A regulator of ubiquitin–proteasome activity, 2-hexyldecanol, suppresses melanin synthesis and the appearance of facial hyperpigmented spots


  • Funding sources

    This study was funded in its entirety by The Procter & Gamble Company, Cincinnati, OH, U.S.A.

  • Conflicts of interest

    All the authors are employees of The Procter & Gamble Company.


Tomohiro Hakozaki.

E-mail: hakozaki.t.1@pg.com



2-Hexyldecanol has long been used in skin-care products, but has not previously been reported as an active ingredient for skin benefits.


To evaluate 2-hexyldecanol in in vitro and ex vivo systems and, if found to be active, progress it to topical clinical testing to determine effects on pigmentation in skin.


2-Hexyldecanol was tested in melanocyte cell culture systems (B16 mouse melanoma cells and normal human melanocytes) for its effect on proteolytic activity and melanin production, in the absence and presence of the proteasome-specific inhibitor, MG132. It was further tested in a human skin explant model for its effect on melanin production. Lastly, topically applied 2-hexyldecanol was evaluated for its effect on the appearance of facial pigmentation in an 8-week, randomized, double-blind, vehicle-controlled, split-face incomplete block design study in Chinese women.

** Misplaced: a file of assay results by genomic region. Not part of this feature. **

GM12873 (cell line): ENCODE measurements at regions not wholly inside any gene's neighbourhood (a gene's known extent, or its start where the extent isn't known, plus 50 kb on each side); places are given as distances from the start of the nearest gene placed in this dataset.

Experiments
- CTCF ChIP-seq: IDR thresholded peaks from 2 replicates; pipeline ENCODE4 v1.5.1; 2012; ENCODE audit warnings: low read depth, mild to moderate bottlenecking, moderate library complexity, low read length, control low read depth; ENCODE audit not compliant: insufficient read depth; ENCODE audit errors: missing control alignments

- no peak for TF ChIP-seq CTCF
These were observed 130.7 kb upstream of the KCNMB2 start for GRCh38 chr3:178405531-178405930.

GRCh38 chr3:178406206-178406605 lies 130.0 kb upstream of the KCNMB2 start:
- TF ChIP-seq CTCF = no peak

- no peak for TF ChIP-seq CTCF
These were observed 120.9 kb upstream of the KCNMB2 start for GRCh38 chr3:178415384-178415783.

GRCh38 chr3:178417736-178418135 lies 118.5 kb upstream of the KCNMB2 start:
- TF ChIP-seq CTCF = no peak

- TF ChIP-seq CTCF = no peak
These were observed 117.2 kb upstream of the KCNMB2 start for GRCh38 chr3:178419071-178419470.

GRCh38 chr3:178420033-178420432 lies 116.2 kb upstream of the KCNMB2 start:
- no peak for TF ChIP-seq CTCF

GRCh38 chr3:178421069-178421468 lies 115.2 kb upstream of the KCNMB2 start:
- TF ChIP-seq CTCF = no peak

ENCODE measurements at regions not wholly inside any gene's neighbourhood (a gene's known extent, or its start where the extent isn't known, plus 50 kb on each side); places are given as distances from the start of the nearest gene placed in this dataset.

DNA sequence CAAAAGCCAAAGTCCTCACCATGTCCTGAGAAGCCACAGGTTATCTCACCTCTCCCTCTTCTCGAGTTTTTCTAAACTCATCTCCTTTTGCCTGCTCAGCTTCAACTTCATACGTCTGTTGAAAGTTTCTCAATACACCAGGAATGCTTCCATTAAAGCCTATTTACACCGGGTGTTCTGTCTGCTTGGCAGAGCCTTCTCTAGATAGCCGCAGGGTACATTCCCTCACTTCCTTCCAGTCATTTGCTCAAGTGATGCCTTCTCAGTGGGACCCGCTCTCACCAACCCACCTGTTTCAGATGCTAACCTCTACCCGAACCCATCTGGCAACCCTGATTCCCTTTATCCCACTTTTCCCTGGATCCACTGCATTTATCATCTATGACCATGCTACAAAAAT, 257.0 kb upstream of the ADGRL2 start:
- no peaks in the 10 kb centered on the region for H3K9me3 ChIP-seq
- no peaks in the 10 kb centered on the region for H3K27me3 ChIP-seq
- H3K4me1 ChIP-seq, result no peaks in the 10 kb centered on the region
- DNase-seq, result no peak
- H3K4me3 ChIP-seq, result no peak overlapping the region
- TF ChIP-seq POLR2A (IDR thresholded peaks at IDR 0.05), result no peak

In submerged cell culture, 2-hexyldecanol upregulated proteolytic activity and decreased melanin synthesis. These effects were antagonized by the proteasome-specific inhibitor MG132. MG132, tested in the absence of 2-hexyldecanol, increased melanin production. In a human skin explant model, topical 2-hexyldecanol suppressed the production of melanin vs. a vehicle control. In a human clinical study in Chinese women (= 110 observations per test material), a 2-hexyldecanol-containing formulation significantly reduced the appearance of facial hyperpigmented spots vs. its control.


These data indicate that regulation of proteasome activity is a viable target for control of melanin production, that 2-hexyldecanol upregulates proteasomal activity in melanocytes, and that topical 2-hexyldecanol reduces the appearance of hyperpigmentation.